New Illinois Laws Help Domestic Violence Victims
DuPage County Domestic Violence Attorneys
October is Domestic Violence Awareness Month and Illinois is implementing new laws protecting domestic violence victims that will go into effect next month. The laws were designed to bring positive change to a severe problem. Three significant bills were passed and signed into law in August 2015 affecting the rights and protections of domestic violence victims. Though there is still significant work that needs to be done to minimize the negative effects of domestic violence on families throughout Illinois, these laws are positive changes that will go into effect in November 2015. It is important to understand your rights as a domestic violence victim as well as how domestic violence may affect your safety, your child’s safety, and custody in a divorce proceeding.
New Illinois Laws
Three bills were signed into law in response to significant concerns about rampant domestic violence in Illinois:
- Senate Bill 1547
- Senate Bill 1645
- House Bill 1121
Senate Bill 1547
Senate Bill 1547, or Public Act 099-0441, prevents municipalities from penalizing callers reporting domestic violence. Some jurisdictions in Illinois currently have laws in place that allow for civil penalties for individuals who make “excessive” calls or false claims regarding domestic violence abuse—this is no longer legally permissible under state law. This new law serves to protect anyone making calls reporting or responding to domestic or sexual violence and, moreover, provides civil remedies for any individuals who are punished under such circumstances. The concern is that threat of punishment may be a deterrent to individuals reporting domestic violence abuse of themselves or others. This new law ensures that victims and third parties can take initiative and report abuse without the possibility of reprimand.
Senate Bill 1645
Senate Bill 1645, or Public Act 099-0420, provides some financial security for domestic violence victims that have an Order for Protection issued against their abuser. So long as certain criteria are met, a victim is allowed a grace period for paying utility fees when moving into a new, safe home. Allowing victims an extended time period to get on their feet after domestic abuse is promising to help ease the transition into a new home.
House Bill 112
House Bill 1121, or Public Act 099-0413, aims to increase crime victim’s knowledge of their rights in addition to allowing more of a say in when (or if) the accused abuser should be released from custody. The victim’s rights have been significantly expanded and include additional notification requirements regarding hearings and release, as well as increased transparency and participation in court proceedings. The aim of this legislation seeks to allow victims a broader opportunity for participation in the legal proceedings affecting the freedom of the accused.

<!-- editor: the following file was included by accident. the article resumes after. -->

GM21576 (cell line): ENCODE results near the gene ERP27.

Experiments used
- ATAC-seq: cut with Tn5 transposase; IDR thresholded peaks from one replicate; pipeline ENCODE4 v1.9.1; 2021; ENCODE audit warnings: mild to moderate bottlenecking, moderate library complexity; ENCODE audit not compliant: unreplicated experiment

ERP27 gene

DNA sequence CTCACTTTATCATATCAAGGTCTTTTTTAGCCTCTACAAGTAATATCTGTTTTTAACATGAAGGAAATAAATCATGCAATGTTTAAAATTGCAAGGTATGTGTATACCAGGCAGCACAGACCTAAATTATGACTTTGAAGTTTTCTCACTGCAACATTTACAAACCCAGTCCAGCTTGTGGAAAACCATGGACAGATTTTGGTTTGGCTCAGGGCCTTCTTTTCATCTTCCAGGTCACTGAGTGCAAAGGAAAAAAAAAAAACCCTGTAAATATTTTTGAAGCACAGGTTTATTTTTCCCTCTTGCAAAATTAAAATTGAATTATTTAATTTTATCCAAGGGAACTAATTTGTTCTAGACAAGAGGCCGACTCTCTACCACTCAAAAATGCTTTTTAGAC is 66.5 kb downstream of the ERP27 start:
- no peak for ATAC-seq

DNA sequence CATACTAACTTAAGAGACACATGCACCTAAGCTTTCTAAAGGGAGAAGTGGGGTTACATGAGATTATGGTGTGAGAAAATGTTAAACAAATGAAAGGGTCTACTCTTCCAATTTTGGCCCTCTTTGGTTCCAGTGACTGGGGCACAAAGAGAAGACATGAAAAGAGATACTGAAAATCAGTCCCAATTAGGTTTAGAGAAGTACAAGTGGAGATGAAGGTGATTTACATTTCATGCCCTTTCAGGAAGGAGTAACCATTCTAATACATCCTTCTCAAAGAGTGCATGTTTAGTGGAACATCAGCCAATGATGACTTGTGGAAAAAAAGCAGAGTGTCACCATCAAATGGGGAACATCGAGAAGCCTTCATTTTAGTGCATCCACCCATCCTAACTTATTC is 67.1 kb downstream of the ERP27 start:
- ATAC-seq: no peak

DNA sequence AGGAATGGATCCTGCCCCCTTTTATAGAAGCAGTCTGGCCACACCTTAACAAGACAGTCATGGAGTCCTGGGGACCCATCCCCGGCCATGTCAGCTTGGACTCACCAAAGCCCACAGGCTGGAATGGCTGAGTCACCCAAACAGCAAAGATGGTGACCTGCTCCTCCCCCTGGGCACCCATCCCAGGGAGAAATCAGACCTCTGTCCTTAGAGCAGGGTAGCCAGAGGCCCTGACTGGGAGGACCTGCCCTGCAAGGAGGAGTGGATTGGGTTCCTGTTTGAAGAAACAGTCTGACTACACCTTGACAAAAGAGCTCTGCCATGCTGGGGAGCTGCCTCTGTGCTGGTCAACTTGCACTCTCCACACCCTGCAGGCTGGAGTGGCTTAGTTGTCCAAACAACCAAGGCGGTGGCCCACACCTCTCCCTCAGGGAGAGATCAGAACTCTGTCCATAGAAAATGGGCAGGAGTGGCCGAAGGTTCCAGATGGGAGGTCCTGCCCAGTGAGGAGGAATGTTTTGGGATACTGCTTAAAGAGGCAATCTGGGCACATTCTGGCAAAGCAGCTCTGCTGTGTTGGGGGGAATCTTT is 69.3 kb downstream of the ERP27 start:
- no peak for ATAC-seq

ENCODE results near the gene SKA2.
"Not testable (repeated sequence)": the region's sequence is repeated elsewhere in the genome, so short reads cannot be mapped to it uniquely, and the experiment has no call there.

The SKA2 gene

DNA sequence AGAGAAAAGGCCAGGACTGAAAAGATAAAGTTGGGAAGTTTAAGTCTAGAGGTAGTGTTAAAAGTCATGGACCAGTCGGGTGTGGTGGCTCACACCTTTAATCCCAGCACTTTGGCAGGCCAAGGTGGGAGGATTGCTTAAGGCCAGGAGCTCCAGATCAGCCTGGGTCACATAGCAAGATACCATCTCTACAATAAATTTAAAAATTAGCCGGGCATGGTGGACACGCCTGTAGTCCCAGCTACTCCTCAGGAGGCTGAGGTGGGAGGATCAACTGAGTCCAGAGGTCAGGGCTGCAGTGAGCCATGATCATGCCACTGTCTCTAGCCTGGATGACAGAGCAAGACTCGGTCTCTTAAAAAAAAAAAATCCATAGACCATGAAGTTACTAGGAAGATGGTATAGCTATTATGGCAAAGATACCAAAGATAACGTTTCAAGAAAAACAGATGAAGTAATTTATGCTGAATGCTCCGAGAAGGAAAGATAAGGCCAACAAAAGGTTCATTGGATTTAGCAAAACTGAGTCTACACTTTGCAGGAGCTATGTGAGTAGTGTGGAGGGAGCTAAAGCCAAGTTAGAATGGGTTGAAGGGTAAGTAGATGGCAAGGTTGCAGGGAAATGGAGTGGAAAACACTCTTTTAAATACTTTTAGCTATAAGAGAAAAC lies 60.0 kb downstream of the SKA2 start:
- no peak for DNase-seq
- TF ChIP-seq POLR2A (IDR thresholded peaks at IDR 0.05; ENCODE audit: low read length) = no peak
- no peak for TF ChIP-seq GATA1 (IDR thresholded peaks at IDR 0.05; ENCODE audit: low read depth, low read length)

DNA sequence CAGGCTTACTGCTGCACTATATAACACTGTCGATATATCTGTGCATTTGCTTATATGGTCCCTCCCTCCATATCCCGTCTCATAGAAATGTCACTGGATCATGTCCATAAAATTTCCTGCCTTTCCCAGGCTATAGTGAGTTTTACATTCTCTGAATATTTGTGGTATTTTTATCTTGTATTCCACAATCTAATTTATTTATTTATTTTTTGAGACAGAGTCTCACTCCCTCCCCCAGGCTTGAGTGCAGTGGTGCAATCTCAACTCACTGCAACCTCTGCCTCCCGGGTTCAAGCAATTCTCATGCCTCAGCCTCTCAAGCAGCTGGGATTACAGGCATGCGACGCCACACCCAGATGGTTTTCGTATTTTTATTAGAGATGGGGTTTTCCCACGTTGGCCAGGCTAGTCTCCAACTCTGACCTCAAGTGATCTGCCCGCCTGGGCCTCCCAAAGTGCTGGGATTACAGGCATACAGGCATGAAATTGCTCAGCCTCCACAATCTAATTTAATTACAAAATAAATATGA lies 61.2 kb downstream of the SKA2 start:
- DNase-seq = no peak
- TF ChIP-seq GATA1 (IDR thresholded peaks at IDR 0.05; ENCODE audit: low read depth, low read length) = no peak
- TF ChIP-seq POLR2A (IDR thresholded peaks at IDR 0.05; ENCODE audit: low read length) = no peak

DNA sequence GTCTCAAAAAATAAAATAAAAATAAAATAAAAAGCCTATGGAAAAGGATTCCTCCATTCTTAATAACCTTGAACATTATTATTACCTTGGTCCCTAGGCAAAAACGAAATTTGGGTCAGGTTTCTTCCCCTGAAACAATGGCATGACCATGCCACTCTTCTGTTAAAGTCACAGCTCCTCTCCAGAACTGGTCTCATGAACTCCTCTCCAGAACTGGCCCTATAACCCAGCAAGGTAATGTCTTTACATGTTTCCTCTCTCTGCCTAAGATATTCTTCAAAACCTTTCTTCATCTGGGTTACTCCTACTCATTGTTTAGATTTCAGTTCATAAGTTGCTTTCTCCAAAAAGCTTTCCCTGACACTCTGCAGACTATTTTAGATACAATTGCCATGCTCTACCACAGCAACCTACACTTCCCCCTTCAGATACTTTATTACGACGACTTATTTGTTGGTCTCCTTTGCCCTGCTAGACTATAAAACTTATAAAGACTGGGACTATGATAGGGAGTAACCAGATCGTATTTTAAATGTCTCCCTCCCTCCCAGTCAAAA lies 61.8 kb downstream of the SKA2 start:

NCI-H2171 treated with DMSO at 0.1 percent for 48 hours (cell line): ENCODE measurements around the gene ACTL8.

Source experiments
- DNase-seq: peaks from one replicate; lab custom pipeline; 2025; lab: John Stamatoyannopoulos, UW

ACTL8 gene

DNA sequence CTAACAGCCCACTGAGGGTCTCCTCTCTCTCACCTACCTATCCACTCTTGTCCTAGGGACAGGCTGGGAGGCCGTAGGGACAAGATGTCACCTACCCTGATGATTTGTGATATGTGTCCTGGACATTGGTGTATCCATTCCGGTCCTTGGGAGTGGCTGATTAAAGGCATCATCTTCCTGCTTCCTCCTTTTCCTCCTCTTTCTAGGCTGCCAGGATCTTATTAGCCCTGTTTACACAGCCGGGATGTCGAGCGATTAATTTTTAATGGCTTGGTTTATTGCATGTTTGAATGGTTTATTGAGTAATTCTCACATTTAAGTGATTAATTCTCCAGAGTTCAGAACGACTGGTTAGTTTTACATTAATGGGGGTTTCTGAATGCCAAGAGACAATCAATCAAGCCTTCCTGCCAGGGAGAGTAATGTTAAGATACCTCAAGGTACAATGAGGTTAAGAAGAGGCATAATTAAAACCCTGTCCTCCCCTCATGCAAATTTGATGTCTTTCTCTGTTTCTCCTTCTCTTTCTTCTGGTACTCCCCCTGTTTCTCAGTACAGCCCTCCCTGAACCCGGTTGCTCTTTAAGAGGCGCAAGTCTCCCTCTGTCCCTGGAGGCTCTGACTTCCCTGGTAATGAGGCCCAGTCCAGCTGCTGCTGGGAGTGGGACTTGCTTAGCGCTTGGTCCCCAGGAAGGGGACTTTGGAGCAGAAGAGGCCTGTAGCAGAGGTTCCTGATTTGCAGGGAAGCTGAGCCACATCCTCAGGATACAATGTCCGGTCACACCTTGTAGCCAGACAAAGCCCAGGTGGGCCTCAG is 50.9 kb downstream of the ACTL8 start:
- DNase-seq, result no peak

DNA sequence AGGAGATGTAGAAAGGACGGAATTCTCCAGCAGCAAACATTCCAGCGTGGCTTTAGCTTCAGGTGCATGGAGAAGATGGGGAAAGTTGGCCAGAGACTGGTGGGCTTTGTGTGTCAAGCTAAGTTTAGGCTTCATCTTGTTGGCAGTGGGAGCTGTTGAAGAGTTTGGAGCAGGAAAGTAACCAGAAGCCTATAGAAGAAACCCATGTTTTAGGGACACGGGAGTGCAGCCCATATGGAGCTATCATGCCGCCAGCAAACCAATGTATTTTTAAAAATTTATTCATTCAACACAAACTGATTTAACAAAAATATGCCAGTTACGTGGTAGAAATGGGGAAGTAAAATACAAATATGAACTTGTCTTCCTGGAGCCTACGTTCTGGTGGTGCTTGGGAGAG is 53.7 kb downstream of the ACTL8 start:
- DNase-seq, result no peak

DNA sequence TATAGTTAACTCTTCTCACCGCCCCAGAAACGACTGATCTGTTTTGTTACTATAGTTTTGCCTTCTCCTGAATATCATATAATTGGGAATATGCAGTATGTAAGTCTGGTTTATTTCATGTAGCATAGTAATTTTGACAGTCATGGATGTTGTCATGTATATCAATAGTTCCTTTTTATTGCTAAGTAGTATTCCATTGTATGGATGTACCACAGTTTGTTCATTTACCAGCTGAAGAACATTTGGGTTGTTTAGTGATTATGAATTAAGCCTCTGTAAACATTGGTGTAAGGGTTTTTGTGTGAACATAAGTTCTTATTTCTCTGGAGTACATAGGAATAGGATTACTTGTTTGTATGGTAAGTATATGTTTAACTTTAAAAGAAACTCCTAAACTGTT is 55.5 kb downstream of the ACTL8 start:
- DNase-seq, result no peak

Domestic Violence in Illinois
While each of these laws have broad ambitions to help increase victim’s rights while improving reporting laws and heightening the victim’s involvement in court proceedings, there is much work to be done. Domestic violence is a significant social problem that spans all races, socioeconomic statuses, and communities. Though predominantly initiated by a male partner, men can also be victims of domestic violence. Many people erroneously believe that one has to be married to be abused “domestically.” However, Illinois law defines domestic violence as broadly as persons who share or used to share a home and can include spouses, ex spouses, fiancés, or individuals dating one another. While the greatest protector of domestic abuse is the Order of Protection, this can often be viewed merely as a piece of paper that cannot prevent injury from occurring. Getting an Order for Protection is critical, but unfortunately, not always enough to deter abusers. The new laws going into effect in November 2015 aim to improve domestic violence victim’s rights and attempt to improve an imperfect system.
DuPage County Domestic Violence Attorneys
At Abear Law Offices, our experienced team of DuPage County family law attorneys recognize the immense difficulty, pressure, and fear suffered by a domestic violence victim. We understand the impact abuse can have on your self-esteem, your safety, and your family. Regardless of whether you have an Order of Protection issued against your abuser, if you have reported domestic violence, or if you are thinking of reporting domestic violence, we can help. Our Illinois family law and domestic violence lawyers know how to navigate the most difficult cases and will work tirelessly to ensure safety for you and your children. If you are considering divorce, domestic violence abuse may have a significant effect on child custody. Domestic violence can impact all areas of an individual’s life, but we can help you get and maintain the protection you need to feel safe and move on with your life. Do not hesitate to contact one of our five convenient Chicagoland locations in Wheaton, St. Charles, Naperville, Warrenville, or Chicago.